• Digestive problems.  Queasiness, nausea, diarrhoea and chronic constipation can all stem from depression. Studies show that up to 60 percent of people with irritable bowel syndrome (IBS) also have a psychological disorder, most commonly depression or anxiety. According to one study published in General Hospital Psychiatry, those who reported symptoms of nausea were more than three times as likely to also have an anxiety disorder, and nearly one-and-a-half times more likely to suffer from depression. Depression is a possible cause for digestive disorders
  • Exhaustion and fatigue. No matter how much one sleeps, they still feel tired. Getting out of the bed in the morning is very hard, sometimes even impossible. Fatigue and depression are not a surprising pair. Depression and fatigue feed off each other in a vicious cycle that makes it hard to know where one begins and the other ends. Researchers have found people who are depressed are more than four times as likely to develop unexplained fatigue, and those who suffer from fatigue are nearly three times as likely to become depressed.
  • Sleeping problems. People with depression often have difficulty falling asleep, or awaken in the early hours of the morning and find themselves unable to get back to sleep. It is reported that 15 percent of people suffering from depression sleep too much. Lack of sleep alone doesn’t cause depression, but it can contribute–and lack of sleep caused by other illness or anxiety can make depression worse.
  • Change in appetite or weight.  Several studies have found excess weight to be linked with depression symptoms, a history of depression, and other measures of psychological distress (e.g. anxiety). Others suffering from depression experience a reduction in appetite i.e. weight loss.
  • Dizziness or light-headedness.

Because these symptoms occur with many conditions, many depressed people never get help, because they don’t know that their physical symptoms might be caused by depression. These physical symptoms aren’t “all in your head.” Depression causes real changes in your body.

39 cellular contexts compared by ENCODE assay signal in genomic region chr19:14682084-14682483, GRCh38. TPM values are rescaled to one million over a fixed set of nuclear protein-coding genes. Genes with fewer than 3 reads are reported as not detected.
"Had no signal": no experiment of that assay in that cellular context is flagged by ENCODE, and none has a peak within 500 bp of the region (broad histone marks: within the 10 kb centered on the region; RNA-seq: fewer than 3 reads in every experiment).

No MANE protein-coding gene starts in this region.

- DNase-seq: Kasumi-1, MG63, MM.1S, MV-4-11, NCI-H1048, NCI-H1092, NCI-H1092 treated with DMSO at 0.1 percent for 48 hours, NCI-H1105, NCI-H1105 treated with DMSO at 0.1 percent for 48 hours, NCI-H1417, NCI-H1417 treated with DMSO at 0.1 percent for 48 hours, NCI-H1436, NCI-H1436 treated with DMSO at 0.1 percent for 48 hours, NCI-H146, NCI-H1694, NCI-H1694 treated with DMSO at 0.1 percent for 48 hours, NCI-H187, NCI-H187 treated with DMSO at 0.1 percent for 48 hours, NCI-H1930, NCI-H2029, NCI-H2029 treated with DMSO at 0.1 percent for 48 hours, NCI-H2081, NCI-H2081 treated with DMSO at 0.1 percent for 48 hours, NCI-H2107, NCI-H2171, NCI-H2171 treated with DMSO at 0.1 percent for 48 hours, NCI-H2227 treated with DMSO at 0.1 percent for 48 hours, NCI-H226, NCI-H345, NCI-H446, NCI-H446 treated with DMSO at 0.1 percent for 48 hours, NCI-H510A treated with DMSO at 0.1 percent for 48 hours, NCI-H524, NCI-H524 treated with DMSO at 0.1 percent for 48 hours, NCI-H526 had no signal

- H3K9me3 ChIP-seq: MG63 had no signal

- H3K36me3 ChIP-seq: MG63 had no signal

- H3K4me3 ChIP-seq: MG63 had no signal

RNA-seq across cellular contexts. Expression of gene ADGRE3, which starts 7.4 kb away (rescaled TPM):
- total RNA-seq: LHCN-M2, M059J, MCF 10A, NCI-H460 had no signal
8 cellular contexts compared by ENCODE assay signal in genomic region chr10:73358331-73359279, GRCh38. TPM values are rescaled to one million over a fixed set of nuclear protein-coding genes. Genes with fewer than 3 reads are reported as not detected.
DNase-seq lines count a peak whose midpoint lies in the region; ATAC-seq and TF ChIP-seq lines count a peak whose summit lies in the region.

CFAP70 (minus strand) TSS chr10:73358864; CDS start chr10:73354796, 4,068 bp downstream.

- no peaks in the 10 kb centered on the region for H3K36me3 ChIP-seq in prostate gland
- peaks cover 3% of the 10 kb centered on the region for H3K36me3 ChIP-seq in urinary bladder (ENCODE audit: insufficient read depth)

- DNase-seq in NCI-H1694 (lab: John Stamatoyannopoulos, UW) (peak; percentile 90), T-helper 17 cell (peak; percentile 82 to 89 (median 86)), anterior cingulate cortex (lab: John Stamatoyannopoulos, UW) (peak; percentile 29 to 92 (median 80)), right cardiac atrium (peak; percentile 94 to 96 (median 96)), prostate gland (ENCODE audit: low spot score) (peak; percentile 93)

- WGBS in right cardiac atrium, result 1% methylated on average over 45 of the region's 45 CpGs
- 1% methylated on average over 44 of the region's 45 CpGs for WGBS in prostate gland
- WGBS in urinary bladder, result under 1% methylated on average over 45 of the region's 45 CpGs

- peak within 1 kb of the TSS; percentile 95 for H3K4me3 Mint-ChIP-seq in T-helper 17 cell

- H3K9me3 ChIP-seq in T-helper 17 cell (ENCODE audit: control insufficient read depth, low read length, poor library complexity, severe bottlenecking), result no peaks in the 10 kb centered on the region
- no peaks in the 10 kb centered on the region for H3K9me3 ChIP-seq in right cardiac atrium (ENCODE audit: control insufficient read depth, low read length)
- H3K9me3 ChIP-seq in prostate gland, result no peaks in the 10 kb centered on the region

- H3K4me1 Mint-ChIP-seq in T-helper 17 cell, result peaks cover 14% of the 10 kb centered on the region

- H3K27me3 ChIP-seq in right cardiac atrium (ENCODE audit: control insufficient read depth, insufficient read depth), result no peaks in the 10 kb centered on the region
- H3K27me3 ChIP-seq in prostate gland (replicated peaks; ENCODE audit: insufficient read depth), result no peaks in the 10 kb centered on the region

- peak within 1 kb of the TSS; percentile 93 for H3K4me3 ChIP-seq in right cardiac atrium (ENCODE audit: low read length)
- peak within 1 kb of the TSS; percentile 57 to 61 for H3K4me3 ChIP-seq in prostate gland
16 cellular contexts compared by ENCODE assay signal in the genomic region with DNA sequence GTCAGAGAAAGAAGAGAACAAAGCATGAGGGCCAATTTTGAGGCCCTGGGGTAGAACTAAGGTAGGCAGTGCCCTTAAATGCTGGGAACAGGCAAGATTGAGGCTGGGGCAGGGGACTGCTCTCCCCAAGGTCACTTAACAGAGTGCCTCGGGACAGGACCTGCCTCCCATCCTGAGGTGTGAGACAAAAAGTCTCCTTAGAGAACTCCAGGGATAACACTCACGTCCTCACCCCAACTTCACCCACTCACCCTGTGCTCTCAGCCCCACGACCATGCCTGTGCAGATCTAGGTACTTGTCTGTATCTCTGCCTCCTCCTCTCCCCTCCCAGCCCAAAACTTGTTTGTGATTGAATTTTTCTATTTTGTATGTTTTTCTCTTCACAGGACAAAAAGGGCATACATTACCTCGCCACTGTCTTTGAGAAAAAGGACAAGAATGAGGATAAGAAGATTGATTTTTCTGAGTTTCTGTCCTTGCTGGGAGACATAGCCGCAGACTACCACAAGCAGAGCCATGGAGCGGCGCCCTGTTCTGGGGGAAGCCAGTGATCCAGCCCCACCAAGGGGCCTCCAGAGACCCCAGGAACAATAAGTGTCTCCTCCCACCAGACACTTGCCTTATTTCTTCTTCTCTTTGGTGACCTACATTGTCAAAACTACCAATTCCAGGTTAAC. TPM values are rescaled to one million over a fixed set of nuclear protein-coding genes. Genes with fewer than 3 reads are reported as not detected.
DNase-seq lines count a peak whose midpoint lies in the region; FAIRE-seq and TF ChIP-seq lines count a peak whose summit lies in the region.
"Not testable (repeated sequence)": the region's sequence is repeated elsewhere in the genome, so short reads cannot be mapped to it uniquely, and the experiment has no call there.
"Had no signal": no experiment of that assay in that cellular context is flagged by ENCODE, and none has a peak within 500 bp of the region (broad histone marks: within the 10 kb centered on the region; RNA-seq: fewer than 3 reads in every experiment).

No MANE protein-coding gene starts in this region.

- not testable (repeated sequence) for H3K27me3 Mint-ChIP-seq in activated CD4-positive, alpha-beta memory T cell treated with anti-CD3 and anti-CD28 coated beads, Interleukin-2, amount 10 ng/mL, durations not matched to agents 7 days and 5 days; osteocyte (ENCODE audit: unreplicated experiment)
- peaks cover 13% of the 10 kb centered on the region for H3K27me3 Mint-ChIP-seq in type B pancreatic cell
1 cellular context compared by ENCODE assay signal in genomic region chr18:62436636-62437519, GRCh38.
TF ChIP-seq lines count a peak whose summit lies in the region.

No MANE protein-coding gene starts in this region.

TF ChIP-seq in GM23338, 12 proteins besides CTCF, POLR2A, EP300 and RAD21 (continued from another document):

http://www.examiner.com/article/adult-de 1

http://www.patient.co.uk/health/depression

http://www.care2.com/greenliving/9-physical-symptoms-of-depression.html#ixzz2YHErmwr7

http://www.what-is-depression.org/physical-symptoms-of-depression/

http://www.ncbi.nlm.nih.gov/pmc/articles/PMC486942/

http://www.depression.com.au/index.php?option=com_content&view=article&id=25&Itemid=30

I wish that…


IMG_4810Someone wrote a poem for me.  I am grateful for the hand of comfort that was extended by a stranger.  This stranger happens to be ill and suffer debilitating pain.

I was so touched!  Thank you Belinda!!

13JUN2013 by http://busymindthinking.com/2013/06/13/i-wish-that

I wish that I had known you
when you struggled with your pain
but I didn’t know your situation
oblivious even to your name

I wish that I could have offered
an embrace when tears you cried
saying goodbye to your loved one
filled with sorrow when she died

I wish that things had been different
and that she didn’t have to leave
I wish most of all kind stranger
that you have comfort when you grieve

Wonderful Team Member Readership Award


wonderful team member readership award

I admit it openly and honestly – I LOVE getting awards.  I think that deep down we all crave recognition, acceptance and love.  I have found this on Word Press.  I have met WONDERFUL people who have loved and supported me for the past year.   It is a very powerful thing to be recognised by a blogger I find not only incredibly inspirational, but funny and thought-provoking too.

Shaun from Praying for One Day awarded me the Wonderful Team Membership Readership Award,which of course I graciously accepted.  Shaun is one of my favourite bloggers who has become a wonderful friend. The first post of mine that Shaun ever read was https://tersiaburger.com/2013/01/25/vic-has-left-home-for-the-last-time/  Sometime later Shaun wrote me an email or a comment, I am unsure which it was…He wrote that after he read my post he and his partner Dawn cuddled and sat in silence for a long time weeping for Vic.  Shaun always leaves a comment, hug or word of encouragement.  Shaun has been awarded this award 6 or 7 times and with good reason.  He is a Wonderful Team Reader who truly deserves this award!